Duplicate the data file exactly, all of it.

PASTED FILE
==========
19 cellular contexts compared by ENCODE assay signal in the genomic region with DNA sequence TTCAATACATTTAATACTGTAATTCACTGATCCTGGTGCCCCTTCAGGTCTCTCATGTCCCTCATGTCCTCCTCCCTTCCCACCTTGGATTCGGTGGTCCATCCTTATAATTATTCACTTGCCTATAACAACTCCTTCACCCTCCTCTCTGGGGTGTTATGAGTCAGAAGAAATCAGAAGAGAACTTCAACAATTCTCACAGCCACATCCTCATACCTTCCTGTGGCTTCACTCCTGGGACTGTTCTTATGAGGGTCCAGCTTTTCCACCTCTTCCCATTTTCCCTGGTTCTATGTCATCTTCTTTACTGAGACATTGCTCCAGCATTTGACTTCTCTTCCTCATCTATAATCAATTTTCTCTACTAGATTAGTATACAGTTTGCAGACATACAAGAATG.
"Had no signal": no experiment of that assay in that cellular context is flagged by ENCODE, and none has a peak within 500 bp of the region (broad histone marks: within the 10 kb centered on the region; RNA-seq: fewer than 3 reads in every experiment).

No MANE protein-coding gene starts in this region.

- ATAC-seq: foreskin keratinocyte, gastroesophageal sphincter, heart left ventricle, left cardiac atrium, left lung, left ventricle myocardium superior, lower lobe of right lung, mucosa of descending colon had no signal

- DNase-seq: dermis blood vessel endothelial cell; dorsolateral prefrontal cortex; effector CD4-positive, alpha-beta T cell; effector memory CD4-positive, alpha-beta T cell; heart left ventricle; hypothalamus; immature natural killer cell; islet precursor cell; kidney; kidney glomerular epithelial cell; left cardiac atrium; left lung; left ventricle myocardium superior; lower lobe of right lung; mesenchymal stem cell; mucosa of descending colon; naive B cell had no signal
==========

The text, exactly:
19 cellular contexts compared by ENCODE assay signal in the genomic region with DNA sequence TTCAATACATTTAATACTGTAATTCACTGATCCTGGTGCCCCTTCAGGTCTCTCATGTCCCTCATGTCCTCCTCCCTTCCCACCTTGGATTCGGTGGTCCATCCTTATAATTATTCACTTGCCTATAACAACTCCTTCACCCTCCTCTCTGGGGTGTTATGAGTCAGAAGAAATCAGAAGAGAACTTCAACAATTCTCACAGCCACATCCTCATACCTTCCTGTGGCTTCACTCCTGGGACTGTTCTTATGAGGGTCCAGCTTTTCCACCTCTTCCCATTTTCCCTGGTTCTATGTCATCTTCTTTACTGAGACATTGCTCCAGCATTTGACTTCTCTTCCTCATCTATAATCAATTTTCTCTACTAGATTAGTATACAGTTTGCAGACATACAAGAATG.
"Had no signal": no experiment of that assay in that cellular context is flagged by ENCODE, and none has a peak within 500 bp of the region (broad histone marks: within the 10 kb centered on the region; RNA-seq: fewer than 3 reads in every experiment).

No MANE protein-coding gene starts in this region.

- ATAC-seq: foreskin keratinocyte, gastroesophageal sphincter, heart left ventricle, left cardiac atrium, left lung, left ventricle myocardium superior, lower lobe of right lung, mucosa of descending colon had no signal

- DNase-seq: dermis blood vessel endothelial cell; dorsolateral prefrontal cortex; effector CD4-positive, alpha-beta T cell; effector memory CD4-positive, alpha-beta T cell; heart left ventricle; hypothalamus; immature natural killer cell; islet precursor cell; kidney; kidney glomerular epithelial cell; left cardiac atrium; left lung; left ventricle myocardium superior; lower lobe of right lung; mesenchymal stem cell; mucosa of descending colon; naive B cell had no signal